SARATOGA SPRINGS — City of Saratoga Springs Mayor Ron Kim is expected to announce a new chairperson for its Civilian Review Board, which was created earlier this year to provide additional accountability for the city’s police department.
Kim said Thursday that while he had originally selected The Rev. Michael Bell of the Dyer-Phelps AME Zion Church to be the chairperson in September, Bell moved away shortly after for personal reasons.
“That slowed the process,” said Public Safety Commissioner James Montagnino.
The city established its first-ever Civilian Review Board at the recommendation of the city’s Police Reform Task Force, which was created in response to a 2020 executive order issued by then-Gov. Andrew M. Cuomo at the height of the Black Lives Matter movement. The order required all local governments in New York state to adopt police reform plans.
After the mayor selects a chairperson, Montagnino said, he and his fellow commissioners on the City Council will begin announcing the individuals they would like to have on the board.
The board will consist of five members, none of whom can be an employee of the police department nor an elected official, according to the city code.
Montagnino said there is a rule that at least one of the board’s members must be between 18 and 25 years of age. Anyone convicted of a felony within 10 years prior to their submitted application cannot serve, although that measure can be removed if the person has a “Certificate of Relief issued pursuant to the Executive Law or a Sealing Order issued pursuant to the Criminal Procedure Law,” according to the city code. Individuals convicted of crimes involving fraud or “moral turpitude” 10 years prior to applying are also prohibited from serving.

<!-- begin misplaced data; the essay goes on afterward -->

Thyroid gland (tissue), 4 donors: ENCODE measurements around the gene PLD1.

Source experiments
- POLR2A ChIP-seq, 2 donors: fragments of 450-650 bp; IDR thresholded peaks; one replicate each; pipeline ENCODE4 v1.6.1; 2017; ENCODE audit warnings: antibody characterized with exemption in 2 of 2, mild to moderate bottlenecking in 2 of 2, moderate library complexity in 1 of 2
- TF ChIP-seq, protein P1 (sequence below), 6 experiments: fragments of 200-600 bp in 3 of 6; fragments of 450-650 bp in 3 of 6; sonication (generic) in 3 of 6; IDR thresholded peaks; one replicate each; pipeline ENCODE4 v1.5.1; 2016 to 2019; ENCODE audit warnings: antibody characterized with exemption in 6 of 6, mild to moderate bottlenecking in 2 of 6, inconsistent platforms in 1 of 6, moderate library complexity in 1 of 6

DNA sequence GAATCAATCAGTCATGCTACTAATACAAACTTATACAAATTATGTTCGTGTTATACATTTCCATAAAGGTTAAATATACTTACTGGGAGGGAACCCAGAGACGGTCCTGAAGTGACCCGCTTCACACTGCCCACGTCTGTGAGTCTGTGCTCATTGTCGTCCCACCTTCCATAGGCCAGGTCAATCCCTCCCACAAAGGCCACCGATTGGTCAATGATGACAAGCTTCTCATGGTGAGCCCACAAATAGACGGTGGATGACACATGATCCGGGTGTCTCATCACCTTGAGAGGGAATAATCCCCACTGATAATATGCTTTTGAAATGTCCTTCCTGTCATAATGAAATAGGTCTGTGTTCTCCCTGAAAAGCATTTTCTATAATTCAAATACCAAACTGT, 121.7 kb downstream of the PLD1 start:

Montagnino said he has a couple of people in mind at the moment and that Finance Commissioner Minita Sanghvi has also indicated she has selected someone for the board.
“Once the mayor picks a chair, I think everything else will fall into place fairly quickly,” he said.
Under the city code, the review board’s purpose is “to receive, process and, whenever possible, amicably resolve grievances regarding the conduct of employees of the [police] Department.”
“The CRB shall also act as a vehicle for generating and expressing informed opinions relating to public policy regarding law enforcement in our City,” the city code states.
As for the Nov. 20 officer-involved shooting on Broadway, Montagnino said the board may not necessarily take up the issue although the unidentified woman involved in the shooting plans file a notice of her intention to sue the city, the police department and the police officers she alleges shot her in the arm.
“They can take up any complaint that’s formally filed within 90 days of its occurrence,” he said.
However, Montagnino said, the notice of claim would not constitute a complaint.
“The mere filing of a notice of claim doesn’t equal a complaint directed at police misconduct, so there would still have to be some individual filing a complaint,” he said.